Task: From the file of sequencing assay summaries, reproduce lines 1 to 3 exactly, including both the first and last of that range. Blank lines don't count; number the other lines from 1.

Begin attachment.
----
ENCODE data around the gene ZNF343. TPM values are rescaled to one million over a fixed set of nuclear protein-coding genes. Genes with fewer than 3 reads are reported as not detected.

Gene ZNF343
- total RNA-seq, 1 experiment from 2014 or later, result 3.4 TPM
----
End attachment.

ENCODE data around the gene ZNF343. TPM values are rescaled to one million over a fixed set of nuclear protein-coding genes. Genes with fewer than 3 reads are reported as not detected.

Gene ZNF343
- total RNA-seq, 1 experiment from 2014 or later, result 3.4 TPM